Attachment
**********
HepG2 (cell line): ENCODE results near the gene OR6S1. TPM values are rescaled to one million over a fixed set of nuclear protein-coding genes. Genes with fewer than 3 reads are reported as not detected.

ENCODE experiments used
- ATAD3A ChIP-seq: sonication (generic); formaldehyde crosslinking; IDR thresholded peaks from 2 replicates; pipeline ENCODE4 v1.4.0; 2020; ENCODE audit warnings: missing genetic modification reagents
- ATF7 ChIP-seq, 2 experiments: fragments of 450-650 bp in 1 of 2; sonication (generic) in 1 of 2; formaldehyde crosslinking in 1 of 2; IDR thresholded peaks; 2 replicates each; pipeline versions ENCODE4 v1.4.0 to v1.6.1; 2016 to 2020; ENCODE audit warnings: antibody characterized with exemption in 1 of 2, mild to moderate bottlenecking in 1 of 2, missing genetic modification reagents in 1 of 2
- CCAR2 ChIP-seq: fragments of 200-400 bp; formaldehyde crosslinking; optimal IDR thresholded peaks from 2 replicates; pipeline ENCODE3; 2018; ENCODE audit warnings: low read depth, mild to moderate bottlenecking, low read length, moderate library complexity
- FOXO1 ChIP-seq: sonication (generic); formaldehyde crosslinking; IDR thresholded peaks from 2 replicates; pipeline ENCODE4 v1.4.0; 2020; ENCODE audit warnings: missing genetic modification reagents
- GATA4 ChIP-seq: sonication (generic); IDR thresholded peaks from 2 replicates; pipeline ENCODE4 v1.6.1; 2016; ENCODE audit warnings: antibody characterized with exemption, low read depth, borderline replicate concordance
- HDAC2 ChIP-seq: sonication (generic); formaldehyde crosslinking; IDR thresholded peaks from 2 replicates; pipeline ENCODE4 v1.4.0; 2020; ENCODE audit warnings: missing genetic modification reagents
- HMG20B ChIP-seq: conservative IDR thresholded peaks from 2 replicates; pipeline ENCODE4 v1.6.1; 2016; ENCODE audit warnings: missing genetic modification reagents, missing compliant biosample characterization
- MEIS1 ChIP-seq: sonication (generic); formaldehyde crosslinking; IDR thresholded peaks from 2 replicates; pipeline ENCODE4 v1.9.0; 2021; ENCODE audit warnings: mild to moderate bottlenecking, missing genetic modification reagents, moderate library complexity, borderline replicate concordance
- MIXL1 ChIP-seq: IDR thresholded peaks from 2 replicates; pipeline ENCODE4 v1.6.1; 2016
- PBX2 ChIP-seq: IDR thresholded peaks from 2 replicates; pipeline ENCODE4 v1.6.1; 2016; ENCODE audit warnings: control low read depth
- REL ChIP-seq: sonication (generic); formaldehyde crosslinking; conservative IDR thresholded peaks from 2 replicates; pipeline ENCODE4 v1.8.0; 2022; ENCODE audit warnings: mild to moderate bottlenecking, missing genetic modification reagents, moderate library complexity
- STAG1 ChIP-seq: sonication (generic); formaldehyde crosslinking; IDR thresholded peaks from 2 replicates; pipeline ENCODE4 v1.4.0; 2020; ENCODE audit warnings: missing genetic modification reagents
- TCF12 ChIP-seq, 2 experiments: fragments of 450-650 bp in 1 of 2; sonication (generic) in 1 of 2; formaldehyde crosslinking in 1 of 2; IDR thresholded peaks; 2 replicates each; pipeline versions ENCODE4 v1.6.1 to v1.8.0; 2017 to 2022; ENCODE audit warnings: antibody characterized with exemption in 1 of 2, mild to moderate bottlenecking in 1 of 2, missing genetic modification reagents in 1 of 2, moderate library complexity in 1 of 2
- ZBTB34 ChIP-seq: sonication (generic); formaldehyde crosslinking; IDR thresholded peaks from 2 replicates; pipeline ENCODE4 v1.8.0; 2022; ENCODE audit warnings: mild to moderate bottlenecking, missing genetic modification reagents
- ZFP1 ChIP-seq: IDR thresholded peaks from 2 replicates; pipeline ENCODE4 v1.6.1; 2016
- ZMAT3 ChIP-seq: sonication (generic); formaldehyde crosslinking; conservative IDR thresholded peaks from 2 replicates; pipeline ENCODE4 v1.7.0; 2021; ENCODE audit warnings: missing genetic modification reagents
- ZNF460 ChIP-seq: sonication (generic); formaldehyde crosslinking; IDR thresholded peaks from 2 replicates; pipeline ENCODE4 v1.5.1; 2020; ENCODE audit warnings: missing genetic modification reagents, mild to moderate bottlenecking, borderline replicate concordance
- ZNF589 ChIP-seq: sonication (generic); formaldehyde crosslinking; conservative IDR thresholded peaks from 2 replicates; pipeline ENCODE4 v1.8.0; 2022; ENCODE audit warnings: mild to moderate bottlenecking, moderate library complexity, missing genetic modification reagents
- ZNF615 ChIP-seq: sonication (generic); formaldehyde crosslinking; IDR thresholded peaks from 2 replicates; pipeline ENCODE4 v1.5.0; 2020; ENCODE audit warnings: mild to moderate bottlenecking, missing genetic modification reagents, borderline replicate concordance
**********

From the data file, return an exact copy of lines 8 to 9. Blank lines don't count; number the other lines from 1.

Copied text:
- HDAC2 ChIP-seq: sonication (generic); formaldehyde crosslinking; IDR thresholded peaks from 2 replicates; pipeline ENCODE4 v1.4.0; 2020; ENCODE audit warnings: missing genetic modification reagents
- HMG20B ChIP-seq: conservative IDR thresholded peaks from 2 replicates; pipeline ENCODE4 v1.6.1; 2016; ENCODE audit warnings: missing genetic modification reagents, missing compliant biosample characterization